"The insistent demand for higher grade refractories has resulted in the manufacture of a product which will withstand higher temperatures, have greater slag resistance, greater resistance to spalling action and deformation under load. These better grades of refractory materials have been developed as the result of extensive research on the part of the manufacturers. In order that these higher quality refractories may be employed with the best results, it is necessary that they be set with a refractory cement which also possesses these desirable properties. The commercial refractory cements may be divided into two classes according to their method of set, namely, 1. Heat setting 2. Cold setting or air setting. The heat-setting cement has very little strength after air-drying but attains a high strength after the vitrified bond is developed upon firing. The cold-setting or air-setting cement is coming into more prominence because it develops high strength upon air-drying as well as in the fired condition...At the present time there is still a need for a cement that will withstand still higher temperatures. It was thought that perhaps another silicate, such as potassium silicate, might enhance the P. C. E. value of the cement and still not detract from the other desirable properties of the silicate of soda cold-set refractory cement. With this objective in mind this investigation was planned"--Introduction, page 1-2.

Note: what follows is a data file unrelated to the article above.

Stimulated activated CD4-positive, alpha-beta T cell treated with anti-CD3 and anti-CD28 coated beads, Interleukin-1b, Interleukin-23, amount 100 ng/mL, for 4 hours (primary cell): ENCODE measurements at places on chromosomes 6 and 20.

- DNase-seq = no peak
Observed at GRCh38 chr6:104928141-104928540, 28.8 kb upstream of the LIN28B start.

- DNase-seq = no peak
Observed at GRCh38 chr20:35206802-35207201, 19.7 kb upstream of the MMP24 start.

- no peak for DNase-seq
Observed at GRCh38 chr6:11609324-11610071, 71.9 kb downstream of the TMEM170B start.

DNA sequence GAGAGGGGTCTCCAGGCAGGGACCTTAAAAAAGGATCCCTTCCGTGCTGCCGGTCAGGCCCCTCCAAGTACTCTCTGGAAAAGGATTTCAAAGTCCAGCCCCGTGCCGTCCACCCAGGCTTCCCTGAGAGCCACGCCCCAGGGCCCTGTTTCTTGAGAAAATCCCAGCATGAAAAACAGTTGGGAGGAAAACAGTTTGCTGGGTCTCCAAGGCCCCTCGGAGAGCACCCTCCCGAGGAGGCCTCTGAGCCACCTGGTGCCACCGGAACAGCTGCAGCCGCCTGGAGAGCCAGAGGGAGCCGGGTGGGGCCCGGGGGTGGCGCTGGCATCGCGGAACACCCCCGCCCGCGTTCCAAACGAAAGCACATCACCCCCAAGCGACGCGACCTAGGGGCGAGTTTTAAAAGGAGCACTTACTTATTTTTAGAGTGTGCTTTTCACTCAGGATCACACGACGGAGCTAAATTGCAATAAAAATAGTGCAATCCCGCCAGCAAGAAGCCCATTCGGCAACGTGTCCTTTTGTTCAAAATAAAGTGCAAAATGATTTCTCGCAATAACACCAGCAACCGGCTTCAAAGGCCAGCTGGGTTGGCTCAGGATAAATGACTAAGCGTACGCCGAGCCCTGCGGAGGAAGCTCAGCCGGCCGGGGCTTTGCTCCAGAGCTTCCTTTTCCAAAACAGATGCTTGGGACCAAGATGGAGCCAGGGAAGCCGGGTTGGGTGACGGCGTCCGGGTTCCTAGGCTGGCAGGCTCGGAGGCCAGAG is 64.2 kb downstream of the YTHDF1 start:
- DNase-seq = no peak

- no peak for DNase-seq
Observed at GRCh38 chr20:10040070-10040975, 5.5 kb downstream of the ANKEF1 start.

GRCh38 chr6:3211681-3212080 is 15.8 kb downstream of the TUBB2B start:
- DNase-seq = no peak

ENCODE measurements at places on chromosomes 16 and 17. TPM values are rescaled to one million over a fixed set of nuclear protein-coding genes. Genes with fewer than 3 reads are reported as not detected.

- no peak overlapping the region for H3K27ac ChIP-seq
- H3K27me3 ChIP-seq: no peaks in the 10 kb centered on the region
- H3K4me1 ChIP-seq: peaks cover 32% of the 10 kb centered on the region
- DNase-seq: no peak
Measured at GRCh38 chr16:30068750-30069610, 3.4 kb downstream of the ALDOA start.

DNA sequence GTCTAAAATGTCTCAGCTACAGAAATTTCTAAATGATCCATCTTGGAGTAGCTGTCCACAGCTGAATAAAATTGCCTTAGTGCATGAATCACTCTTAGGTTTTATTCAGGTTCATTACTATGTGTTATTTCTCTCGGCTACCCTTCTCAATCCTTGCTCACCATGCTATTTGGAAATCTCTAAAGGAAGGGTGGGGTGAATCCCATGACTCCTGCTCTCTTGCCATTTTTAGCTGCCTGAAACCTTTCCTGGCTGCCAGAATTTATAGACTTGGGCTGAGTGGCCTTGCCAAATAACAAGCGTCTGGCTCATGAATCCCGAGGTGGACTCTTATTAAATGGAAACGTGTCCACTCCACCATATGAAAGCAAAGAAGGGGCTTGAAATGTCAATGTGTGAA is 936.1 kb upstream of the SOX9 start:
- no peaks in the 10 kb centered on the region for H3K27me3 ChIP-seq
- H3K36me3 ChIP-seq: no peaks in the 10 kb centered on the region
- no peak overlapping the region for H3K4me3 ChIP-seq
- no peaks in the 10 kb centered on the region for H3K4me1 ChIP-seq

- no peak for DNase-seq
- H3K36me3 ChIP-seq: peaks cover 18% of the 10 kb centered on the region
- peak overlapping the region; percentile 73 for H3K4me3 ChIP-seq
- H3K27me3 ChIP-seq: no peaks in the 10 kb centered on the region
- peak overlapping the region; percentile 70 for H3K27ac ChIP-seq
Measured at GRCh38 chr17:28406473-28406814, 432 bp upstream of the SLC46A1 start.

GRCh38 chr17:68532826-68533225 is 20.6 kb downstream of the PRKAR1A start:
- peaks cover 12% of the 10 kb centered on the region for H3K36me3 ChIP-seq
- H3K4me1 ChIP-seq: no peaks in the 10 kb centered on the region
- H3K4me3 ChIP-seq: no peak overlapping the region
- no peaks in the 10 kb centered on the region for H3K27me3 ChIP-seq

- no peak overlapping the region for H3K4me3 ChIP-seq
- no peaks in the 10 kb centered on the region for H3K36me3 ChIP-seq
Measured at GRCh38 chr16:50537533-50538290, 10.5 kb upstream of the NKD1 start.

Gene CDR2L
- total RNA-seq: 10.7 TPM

Dodd, Charles Mitchener
Materials Science and Engineering
B.S. in Ceramic Engineering
A. P. Green Fire Brick Company
Missouri School of Mines and Metallurgy
ii, 39 pages
© 1937 Kenneth Frederick Sheckler, All rights reserved.
Thesis - Open Access
Adhesives -- Evaluation
Refractory materials -- Testing
T 0000 46
Print OCLC #
Electronic OCLC #
Link to Catalog Recordhttp://merlin.lib.umsystem.edu/record=b2092730~S5
Sheckler, Kenneth Frederick, "A comparison of silicates of sodium and potassium as the bonding agent in cold-set refractory cements" (1937). Bachelors Theses. 62.